Trade Wars?in Trusted Advice
With US tariffs on steel and aluminum already in effect, tariffs on $34 billion of Chinese made goods scheduled to start on July 6th and threats of more tariffs affecting almost $800 billion in total of imported goods, it is no wonder that the business media and markets are worrying more about the possibility of a trade war. While many commentators say these threats are simply negotiating tactics intended to bring our trading partners to the table, the specter of the Smoot-Hawley Tariffs and their crushing effect on global trade during the Great Depression tends to drive these worries.
As a general rule, economists agree that free trade is better overall for an economy than protectionism, so market nervousness is understandable. Tariffs on imported goods are eventually passed through to consumers, either wholly or in part, thus increasing costs for domestic consumers. This then slows economic growth. That is the theory.
In practice, free trade agreements are rarely truly 'free trade' with no barriers whatsoever to either side's goods or services. While many barriers and tariffs are reduced, each side inevitably seeks more protection for certain groups. The European Union has a 10% tariff on imported cars versus the US's 2%. The US has a 25% tariff on imported pickup trucks. Fellow NAFTA member, Canada has a 270% tariff on imported milk. Then there are non-tariff barriers, such as standards and certifications, not to mention China's mandates for domestic joint venture partners and technology transfer, which most of the developed world agrees need to be reformed or eliminated. And technology transfer entered the discussions this weekend. One could go on and on.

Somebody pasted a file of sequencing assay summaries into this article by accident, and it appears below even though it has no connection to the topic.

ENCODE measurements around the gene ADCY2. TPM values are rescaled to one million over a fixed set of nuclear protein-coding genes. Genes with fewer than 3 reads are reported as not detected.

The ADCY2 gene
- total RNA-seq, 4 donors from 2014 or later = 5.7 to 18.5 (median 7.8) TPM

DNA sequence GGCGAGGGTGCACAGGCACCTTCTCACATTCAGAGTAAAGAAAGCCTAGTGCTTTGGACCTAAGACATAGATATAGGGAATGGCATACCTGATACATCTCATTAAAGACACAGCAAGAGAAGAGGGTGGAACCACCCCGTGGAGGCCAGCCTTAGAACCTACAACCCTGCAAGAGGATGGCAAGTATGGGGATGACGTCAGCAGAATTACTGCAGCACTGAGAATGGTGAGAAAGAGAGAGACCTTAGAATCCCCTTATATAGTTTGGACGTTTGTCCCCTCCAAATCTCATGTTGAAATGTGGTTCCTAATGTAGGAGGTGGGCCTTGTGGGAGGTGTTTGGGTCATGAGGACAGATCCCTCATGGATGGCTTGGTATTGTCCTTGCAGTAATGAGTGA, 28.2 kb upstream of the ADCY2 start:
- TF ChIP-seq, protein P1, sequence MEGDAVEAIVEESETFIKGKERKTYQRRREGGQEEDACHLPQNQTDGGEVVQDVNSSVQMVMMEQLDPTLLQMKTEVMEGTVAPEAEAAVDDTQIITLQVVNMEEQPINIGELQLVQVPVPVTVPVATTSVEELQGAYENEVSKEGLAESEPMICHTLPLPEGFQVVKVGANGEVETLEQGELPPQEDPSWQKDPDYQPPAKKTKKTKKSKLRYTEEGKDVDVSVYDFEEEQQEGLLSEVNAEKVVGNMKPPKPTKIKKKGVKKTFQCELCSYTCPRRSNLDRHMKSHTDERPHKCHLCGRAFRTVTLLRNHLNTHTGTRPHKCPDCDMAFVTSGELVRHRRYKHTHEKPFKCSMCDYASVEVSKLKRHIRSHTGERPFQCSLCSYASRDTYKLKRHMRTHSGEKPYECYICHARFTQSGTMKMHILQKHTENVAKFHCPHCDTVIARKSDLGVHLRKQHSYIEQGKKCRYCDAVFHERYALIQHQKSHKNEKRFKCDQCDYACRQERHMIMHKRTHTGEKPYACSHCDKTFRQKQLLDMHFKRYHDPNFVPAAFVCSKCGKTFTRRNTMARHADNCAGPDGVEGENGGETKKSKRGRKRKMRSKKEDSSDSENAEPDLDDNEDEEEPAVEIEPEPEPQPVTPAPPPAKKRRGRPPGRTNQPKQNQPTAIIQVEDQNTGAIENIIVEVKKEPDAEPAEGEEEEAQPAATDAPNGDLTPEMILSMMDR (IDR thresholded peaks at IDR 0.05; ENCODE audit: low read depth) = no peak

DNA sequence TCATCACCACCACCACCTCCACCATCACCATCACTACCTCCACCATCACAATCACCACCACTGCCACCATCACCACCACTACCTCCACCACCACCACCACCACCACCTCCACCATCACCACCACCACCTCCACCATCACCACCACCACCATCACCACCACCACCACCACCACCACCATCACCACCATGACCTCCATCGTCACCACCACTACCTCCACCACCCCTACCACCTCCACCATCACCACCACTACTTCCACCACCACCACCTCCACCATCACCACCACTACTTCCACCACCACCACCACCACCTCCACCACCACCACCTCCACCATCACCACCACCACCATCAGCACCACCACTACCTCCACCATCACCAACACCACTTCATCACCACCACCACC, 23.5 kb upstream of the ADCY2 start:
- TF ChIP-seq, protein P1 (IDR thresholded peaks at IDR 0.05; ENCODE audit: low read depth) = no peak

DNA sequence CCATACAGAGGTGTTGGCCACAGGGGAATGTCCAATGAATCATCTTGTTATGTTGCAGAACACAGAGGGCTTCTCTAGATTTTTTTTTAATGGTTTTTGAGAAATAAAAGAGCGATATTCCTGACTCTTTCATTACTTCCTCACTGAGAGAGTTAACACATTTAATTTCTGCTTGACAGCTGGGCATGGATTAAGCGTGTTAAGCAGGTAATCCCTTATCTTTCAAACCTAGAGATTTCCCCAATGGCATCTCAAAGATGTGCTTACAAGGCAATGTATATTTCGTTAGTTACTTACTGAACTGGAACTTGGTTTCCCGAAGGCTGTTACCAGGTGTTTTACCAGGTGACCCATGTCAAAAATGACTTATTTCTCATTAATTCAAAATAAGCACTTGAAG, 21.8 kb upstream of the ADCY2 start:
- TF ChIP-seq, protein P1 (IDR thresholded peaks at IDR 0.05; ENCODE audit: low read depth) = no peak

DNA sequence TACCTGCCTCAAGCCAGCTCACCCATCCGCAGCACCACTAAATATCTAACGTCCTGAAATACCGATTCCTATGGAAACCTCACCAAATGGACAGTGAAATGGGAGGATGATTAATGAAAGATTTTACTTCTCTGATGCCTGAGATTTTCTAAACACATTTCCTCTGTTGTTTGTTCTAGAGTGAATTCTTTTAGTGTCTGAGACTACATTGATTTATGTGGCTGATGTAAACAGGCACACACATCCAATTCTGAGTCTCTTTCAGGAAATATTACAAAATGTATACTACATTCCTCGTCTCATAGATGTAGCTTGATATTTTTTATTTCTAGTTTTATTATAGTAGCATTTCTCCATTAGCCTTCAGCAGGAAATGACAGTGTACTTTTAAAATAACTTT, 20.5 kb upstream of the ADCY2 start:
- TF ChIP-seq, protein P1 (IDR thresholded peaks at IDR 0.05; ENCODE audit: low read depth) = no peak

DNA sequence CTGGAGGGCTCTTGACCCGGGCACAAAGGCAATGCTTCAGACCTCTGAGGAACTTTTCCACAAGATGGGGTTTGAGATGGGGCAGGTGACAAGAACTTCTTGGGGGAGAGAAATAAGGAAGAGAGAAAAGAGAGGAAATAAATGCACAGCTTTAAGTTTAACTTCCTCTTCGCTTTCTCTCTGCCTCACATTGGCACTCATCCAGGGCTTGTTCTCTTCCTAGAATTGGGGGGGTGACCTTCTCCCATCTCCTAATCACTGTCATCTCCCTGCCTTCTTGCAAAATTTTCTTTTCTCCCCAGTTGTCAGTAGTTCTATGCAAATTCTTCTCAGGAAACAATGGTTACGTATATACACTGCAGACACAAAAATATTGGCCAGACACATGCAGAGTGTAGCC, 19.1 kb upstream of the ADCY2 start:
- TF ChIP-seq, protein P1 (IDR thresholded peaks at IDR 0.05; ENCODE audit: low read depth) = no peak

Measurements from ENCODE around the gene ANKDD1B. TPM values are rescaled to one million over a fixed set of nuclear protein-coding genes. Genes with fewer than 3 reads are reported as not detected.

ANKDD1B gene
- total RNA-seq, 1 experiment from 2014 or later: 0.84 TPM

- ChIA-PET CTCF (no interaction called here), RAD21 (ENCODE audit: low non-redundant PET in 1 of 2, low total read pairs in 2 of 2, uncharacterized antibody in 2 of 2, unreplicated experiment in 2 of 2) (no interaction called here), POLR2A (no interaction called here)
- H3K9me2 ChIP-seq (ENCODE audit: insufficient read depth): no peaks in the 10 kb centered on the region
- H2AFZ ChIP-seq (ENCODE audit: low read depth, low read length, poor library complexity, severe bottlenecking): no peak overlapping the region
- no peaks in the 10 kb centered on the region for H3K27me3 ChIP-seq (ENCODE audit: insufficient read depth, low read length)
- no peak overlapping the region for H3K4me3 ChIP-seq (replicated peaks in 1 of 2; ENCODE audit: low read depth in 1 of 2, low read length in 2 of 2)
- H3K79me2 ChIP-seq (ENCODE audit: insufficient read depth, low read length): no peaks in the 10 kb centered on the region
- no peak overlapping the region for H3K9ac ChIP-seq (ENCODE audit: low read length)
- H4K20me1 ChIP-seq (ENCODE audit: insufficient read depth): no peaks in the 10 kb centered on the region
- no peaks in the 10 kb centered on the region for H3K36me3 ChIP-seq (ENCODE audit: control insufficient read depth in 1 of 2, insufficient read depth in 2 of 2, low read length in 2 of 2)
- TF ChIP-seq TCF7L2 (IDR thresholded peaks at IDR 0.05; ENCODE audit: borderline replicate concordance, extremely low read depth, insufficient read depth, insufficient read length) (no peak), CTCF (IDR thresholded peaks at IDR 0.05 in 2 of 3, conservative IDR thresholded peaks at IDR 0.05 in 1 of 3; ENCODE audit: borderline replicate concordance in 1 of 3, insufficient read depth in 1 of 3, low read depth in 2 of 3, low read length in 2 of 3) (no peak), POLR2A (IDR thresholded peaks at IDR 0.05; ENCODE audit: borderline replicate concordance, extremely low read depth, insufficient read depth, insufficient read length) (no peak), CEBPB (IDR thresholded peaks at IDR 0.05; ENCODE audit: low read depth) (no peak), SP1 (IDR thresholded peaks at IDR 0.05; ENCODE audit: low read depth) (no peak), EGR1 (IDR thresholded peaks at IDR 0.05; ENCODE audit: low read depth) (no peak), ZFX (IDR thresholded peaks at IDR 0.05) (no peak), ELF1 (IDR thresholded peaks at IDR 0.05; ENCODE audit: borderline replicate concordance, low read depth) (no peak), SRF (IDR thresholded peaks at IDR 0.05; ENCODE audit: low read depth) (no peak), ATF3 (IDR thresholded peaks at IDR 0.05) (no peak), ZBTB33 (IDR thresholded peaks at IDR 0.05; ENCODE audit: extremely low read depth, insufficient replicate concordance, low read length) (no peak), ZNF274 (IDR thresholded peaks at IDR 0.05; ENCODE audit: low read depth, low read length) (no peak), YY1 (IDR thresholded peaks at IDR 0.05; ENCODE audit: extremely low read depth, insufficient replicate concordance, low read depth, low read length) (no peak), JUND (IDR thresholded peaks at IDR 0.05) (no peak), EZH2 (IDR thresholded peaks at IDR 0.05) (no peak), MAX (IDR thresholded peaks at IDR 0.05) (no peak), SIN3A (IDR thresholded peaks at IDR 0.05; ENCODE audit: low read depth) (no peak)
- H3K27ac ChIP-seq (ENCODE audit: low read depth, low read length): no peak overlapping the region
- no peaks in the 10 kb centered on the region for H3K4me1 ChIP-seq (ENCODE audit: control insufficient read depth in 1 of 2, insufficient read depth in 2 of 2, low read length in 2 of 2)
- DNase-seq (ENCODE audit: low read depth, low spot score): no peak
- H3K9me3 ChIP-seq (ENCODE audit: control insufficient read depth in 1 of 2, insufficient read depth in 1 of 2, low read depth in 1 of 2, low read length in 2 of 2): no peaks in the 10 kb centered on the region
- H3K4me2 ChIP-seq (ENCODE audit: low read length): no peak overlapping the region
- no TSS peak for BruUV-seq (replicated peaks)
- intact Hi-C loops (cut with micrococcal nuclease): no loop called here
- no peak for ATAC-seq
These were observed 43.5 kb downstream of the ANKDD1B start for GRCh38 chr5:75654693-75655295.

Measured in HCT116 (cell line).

This is not to say that the overall US and global economy as measured by GDP have not benefited from free trade agreements. They have. Just that they are the result of human negotiations based on the situation at the time and that while the overall situation is better, some groups win and some lose. And over time, the situation can change. The China that joined the World Trade Organization at the end of 2001 was a very different country than the China of today. Then its GDP was $1.3 trillion and it had a trade surplus with the US of approximately $83 billion. In 2017, Chinese GDP was almost $13 trillion and the trade surplus with the US was over $375 billion.
Context is also key in discussing the situation. While the $800 billion of imported goods under threat of possible tariffs is certainly a large number, it represents approximately 4% of the US's $20 trillion in GDP. And tariffs between 10% and 25% on those would then equal 0.4 to 1.0% of GDP. In comparison, most economists expect US GDP to grow at least 3% for the rest of the year, due at least in part to the tax reform enacted at the end of last year. So should all of the so far announced, or threatened tariffs be enacted (baring a full scale termination of trade agreements such as NAFTA), the worst case scenario would be to bring US growth down to 2 to 2.6% or higher. Normally a slowdown in growth is not welcome and there is never a good time for a trade war. However, with unemployment at 3.8%, more jobs posted than people looking for work, and US GDP growing at over 3%, this appears to be a less bad time than most.
For most of the year, investors have rewarded growth oriented investments and punished more defensive and yield oriented ones. However, as the rhetoric has ratcheted up on both sides over the last couple of weeks, investors have begun to seek out more defensive investments. After underperforming most of the year, the Utility and Consumer Staples sectors have moved up recently. In turn Industrial and Materials stocks seen as vulnerable to trade tensions have retreated sharply. Technology stocks with long term secular growth stories had been relatively unscathed, until the last few trading sessions, as investors began to raise cash from profitable trades in highly liquid stocks. While such profit taking may have a temporary effect on the stock prices of these long term growers, over time their superior positioning and growth potential should keep their stock prices moving up.